Strategies, Challenges, and Answers

Nevada Recognizes Claims For Negligent Entrustment

Negligent EntrustmentNevada has long recognized the tort of “negligent entrustment”.  Take the case of Zugel v. Miller, 100 Nev. 525, 688 P.2d 310 (1984) for example.  In that case a 13-year-old bought a motorcycle.  The boy had no driver’s license.  He took a friend for a ride on a public highway.  The boy admitted that he rode his motorcycle on the public roads all the time.  The boy and his passenger were hurt when the motorcycle ran a stop sign and it collided with another vehicle.

The Plaintiffs sued the parents for negligently entrusting the motorcycle to the son.  The Nevada Supreme court explained the theory.

A second possible theory of liability in this case is that of “negligent entrustment” of a motor vehicle. Under this doctrine, a person who knowingly entrusts a vehicle to an inexperienced or incompetent person, such as a minor child unlicensed to drive a motor vehicle, may be found liable for damages resulting thereby. See, e.g., McCart v. Muir, 641 P.2d 384 (Kan. 1982); Sedlacek v. Ahrens, 530 P.2d 424 (Mont. 1974); see also Connell v. Carl’s Air Conditioning, 97 Nev. 436, 634 P.2d 673 (1981) (doctrine of negligent entrustment held not to apply under particular facts of case). See generally 7A Am.Jur.2d Automobiles and Highway Traffic §§ 643-45 (1980).

100 Nev. 527-28.

The Supreme Court went on to say that even though the parents had told the boy not to drive the roads, the parents still could be liable under a theory of negligent entrustment.  “The key elements are whether an entrustment actually occurred, and whether the entrustment was negligent.”  Id at 528.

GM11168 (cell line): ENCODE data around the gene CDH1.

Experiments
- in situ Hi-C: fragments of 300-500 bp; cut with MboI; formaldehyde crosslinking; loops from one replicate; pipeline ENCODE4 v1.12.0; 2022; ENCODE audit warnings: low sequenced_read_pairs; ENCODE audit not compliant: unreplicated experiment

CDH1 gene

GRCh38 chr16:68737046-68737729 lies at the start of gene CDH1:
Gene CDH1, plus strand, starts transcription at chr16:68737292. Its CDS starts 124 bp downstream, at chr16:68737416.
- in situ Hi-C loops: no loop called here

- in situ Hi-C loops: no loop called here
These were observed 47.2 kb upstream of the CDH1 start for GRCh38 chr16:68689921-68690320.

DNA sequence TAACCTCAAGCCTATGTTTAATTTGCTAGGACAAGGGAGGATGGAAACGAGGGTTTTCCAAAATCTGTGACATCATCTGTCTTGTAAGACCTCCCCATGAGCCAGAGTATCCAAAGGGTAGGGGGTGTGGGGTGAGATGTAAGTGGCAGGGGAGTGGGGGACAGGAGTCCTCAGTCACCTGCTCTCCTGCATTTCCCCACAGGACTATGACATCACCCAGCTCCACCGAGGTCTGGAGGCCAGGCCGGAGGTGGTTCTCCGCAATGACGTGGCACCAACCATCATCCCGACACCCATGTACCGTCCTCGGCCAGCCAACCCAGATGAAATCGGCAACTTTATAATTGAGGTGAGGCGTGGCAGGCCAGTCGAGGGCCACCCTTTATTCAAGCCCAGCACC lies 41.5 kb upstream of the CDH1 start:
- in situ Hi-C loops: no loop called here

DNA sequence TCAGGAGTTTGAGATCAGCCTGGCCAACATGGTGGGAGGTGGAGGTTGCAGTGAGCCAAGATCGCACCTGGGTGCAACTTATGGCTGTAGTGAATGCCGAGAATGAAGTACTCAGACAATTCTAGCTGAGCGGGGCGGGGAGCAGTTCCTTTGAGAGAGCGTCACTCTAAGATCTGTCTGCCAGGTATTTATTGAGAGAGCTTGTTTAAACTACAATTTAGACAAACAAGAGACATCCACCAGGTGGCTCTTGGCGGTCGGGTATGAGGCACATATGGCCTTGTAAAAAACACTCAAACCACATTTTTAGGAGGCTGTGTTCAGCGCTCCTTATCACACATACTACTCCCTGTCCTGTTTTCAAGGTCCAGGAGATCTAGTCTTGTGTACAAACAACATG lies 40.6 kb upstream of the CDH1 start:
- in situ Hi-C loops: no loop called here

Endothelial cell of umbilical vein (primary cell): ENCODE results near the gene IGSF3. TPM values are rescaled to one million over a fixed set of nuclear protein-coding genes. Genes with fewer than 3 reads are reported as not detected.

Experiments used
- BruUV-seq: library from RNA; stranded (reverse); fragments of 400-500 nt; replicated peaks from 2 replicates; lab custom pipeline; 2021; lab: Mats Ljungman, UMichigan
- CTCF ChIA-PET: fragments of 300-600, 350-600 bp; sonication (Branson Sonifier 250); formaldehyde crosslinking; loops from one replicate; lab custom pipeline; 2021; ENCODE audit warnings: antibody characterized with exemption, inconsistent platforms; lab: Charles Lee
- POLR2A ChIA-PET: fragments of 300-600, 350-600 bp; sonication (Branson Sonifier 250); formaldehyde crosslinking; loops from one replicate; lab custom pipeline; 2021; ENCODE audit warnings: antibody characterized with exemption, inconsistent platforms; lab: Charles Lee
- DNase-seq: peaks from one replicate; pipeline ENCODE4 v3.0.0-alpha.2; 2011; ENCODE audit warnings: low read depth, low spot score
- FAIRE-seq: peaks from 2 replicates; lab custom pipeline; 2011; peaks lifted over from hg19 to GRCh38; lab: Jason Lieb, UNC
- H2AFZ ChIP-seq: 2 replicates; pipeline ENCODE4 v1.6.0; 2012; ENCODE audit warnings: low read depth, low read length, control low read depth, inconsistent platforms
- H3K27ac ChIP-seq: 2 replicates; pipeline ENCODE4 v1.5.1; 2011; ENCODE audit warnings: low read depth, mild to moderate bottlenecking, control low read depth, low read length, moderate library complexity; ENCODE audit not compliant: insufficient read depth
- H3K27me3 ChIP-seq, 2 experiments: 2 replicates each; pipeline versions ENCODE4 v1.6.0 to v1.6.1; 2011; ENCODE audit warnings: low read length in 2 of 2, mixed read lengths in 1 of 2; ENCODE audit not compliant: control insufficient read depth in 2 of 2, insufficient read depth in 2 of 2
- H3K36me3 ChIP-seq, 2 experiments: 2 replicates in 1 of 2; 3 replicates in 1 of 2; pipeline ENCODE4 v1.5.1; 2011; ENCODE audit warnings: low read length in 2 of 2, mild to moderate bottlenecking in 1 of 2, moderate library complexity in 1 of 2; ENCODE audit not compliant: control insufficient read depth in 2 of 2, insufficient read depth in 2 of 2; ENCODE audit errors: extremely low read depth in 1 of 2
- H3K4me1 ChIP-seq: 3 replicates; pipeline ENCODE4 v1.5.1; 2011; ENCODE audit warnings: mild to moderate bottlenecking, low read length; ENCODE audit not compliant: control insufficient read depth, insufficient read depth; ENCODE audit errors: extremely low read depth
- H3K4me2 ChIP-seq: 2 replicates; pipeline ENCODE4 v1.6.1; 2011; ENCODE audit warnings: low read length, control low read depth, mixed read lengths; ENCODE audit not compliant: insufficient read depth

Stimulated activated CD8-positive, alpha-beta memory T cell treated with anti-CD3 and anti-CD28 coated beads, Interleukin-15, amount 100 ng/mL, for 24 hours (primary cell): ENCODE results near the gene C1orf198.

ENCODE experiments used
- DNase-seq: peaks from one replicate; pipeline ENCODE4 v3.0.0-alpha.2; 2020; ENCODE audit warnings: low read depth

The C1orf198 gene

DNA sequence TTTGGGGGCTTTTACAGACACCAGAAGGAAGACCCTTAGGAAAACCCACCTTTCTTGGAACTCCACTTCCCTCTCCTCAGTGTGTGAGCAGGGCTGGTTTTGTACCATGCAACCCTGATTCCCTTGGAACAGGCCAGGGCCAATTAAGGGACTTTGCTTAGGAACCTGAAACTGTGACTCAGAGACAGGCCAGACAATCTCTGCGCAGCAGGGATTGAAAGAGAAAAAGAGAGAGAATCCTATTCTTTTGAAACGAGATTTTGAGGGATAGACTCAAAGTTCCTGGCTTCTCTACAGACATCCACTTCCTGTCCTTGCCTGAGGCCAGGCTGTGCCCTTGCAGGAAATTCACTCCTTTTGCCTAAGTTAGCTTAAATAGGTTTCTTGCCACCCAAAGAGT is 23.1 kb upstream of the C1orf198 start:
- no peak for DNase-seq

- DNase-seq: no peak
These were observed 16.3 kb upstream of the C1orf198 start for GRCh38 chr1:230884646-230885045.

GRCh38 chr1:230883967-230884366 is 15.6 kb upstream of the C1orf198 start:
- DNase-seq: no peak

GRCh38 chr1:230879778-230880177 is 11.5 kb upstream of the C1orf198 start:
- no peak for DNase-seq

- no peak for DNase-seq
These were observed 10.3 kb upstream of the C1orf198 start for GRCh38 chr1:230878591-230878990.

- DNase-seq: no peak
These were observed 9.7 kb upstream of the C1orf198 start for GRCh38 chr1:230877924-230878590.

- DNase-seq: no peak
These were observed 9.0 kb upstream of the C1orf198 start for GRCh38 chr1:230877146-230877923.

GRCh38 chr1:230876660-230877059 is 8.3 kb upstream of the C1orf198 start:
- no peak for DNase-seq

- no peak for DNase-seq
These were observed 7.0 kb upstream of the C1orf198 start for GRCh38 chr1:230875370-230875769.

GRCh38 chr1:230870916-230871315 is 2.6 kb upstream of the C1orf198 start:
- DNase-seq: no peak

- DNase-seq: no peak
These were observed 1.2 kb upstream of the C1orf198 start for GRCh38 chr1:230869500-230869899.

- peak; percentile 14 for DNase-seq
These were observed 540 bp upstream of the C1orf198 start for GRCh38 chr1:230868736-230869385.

As discussed HERE, there may be strategic reasons why a party may choose to admit that he or she is vicariously liable for the torts of another and thereby attempt to avoid have the negligent entrustment causes of action dismissed.  Be sure to consider the advice of your attorney when deciding to take such a serious step.

If you have questions about a claim for negligent entrustment, please contact me at mike@mcmillslaw.com.  I will do my best to get your questions answered.

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Michael Mills About Michael Mills

Mr. Mills practices in the area of civil litigation and appeals, with particular experience in matters involving trucking liability, insurance defense, insurance coverage, premises liability, products liability and defense of personal injury. Mr. Mills is a member of the Trucking Insurance Defense Association, the Defense Research Institute Trucking Committee and the Nevada Motor Transport Association. Mr. Mills is licensed to practice before the Nevada Supreme Court and the Utah Supreme Court. He is also licensed to appear before the United States Supreme Court, the U.S. District Courts for the Districts of Nevada and Utah, as well as the U.S. Court of Appeals for the Ninth Circuit. Mr. Mills has created 3 Blogs for the benefit of the insurance industry. He serves as editor and publisher of the Nevada Insurance Law Blog, the Nevada Coverage and Bad Faith Blog and the Nevada Trucking Law Blog.

 
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